European markets are mixed on the open on Wednesday as investors wait patiently for the first major interest rate decision of the week and the most important.
The Federal Reserve will complete its two day meeting later today and it may be in for a slightly trickier time than it envisaged, given the recent activity in the repo market which it has already sought to address. We’ll see over the coming week’s whether the Fed’s efforts have resolved the problem but I expect Powell will be heavily questioned about the need to intervene, something that may overshadow interest rates in the near-term.
There’s been plenty of attempts to explain the sudden spike in the overnight rate but as ever with these things, it’s very hard to say definitively. We can only hope that, coming so soon after recession sirens sounded on the back of the yield curve inversion, this is only a coincidence and not a symptom of greater issues to come.
While the interest rate probability tools have become a little erratic in recent days, there seems to be little question that the Fed is going to cut interest rates again today. The real question is whether they will stick to the mid-cycle adjustment message and refuse to explicitly signal more cuts or give up the fight and acknowledge that an easing cycle is underway.
Easing Fed could reinvigorate gold
Gold prices are continuing to hover around $1,500 ahead of the interest rate decision. The yellow metal has been consolidating over the last week or so in anticipation of the decision. Prior to this, the uptrend had already been weakening and even the spike earlier this week was short-lived, which suggests $1,480 could come under significant pressure once again. If this breaks, then $1,450 is the next support area, although $1,400 may ultimately be tested. Of course, if the Fed goes full easing today, bulls may be reinvigorated.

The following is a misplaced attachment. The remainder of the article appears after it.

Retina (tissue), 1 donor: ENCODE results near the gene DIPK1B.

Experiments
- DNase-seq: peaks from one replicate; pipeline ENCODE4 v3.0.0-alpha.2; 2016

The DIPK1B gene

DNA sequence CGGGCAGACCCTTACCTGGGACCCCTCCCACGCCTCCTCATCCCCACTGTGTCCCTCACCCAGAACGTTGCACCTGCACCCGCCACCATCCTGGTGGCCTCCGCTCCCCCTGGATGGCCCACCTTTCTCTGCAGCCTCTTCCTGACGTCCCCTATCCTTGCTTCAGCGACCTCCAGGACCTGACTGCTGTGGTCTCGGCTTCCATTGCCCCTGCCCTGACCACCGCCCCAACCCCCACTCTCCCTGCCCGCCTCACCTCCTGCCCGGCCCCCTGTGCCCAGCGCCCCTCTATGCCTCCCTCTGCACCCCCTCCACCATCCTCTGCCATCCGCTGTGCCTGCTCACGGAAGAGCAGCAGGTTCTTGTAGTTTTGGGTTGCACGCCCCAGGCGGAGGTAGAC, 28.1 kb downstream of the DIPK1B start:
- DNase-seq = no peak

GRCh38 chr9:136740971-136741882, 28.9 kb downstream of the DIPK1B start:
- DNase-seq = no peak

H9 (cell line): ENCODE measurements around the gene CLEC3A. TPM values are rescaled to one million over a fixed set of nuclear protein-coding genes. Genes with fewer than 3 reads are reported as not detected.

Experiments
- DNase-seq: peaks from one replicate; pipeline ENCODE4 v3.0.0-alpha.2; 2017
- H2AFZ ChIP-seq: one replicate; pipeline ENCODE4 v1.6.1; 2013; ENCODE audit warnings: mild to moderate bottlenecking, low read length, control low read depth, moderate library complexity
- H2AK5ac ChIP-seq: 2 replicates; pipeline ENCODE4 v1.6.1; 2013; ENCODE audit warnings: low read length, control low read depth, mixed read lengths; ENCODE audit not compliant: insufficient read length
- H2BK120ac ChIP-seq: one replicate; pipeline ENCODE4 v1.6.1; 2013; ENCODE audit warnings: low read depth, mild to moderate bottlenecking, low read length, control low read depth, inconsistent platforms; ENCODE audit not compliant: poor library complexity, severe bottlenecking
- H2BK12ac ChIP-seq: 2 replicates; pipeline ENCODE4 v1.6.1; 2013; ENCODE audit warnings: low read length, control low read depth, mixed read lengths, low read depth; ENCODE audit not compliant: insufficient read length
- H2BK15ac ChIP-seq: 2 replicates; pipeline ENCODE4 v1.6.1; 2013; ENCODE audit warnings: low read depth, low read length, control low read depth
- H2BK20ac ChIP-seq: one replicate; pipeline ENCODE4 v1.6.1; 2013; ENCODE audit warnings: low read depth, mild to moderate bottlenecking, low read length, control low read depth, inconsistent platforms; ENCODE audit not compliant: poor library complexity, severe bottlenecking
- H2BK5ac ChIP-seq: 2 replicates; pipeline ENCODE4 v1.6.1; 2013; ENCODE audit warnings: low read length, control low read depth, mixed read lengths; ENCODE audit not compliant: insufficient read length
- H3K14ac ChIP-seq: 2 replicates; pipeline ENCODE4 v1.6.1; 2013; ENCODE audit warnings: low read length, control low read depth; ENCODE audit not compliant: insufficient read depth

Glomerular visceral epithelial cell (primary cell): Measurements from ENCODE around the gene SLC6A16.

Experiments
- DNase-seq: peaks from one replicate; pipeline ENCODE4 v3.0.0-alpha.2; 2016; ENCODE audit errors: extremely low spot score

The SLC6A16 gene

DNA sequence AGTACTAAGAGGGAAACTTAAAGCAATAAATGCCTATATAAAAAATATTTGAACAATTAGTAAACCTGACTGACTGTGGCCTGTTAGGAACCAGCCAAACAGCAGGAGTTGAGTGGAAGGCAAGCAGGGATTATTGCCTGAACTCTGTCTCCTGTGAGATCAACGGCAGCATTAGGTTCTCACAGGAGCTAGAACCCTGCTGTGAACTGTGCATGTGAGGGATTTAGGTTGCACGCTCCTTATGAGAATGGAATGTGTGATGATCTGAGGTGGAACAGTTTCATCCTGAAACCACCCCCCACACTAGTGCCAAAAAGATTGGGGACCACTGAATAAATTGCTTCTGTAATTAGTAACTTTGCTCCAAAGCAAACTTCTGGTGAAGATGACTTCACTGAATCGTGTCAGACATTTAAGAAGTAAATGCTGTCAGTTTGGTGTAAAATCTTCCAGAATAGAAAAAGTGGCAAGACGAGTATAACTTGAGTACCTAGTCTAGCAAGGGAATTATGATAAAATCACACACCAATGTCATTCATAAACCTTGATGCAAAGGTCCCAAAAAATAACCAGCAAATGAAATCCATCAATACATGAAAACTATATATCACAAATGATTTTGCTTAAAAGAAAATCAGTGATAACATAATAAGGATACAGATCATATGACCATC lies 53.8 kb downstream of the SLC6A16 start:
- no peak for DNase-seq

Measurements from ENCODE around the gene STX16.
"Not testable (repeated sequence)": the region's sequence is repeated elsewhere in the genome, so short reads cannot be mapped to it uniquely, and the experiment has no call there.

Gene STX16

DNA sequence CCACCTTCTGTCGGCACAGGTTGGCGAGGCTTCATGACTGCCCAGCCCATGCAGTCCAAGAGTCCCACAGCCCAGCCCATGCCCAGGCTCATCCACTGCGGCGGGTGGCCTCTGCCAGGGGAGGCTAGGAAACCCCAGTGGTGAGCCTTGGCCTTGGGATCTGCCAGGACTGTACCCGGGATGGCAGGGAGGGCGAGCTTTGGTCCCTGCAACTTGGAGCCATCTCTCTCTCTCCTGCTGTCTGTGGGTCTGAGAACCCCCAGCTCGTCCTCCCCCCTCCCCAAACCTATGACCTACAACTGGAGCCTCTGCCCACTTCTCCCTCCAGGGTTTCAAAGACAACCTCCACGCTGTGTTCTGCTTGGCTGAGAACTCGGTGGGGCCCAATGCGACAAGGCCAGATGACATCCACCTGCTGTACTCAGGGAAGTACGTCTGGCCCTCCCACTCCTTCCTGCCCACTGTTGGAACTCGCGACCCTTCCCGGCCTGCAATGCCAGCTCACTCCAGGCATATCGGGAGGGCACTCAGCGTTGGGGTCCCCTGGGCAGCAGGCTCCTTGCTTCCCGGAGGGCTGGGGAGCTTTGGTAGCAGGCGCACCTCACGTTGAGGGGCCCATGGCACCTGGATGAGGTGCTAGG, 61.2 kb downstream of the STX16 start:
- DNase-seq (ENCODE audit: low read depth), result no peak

Oil pares gains as Saudi’s calm market fears
Oil prices are stable again after paring a chunk of Monday’s gains yesterday, as Saudi Arabia confirmed that 50% of its lost crude production has been restored and the rest will be operational by the end of the month. This is a much faster timeline that people were expecting, or at least fearing, removing much of the premium from oil prices.
It hasn’t removed the premium entirely though as the facilities are clearly vulnerable to attacks and tensions only look likely to be heightened in the aftermath of the weekend’s events. We still don’t know how the US and Saudi Arabia will retaliate against Iran, who is being blamed for the attack, but this is unlikely to go without retribution.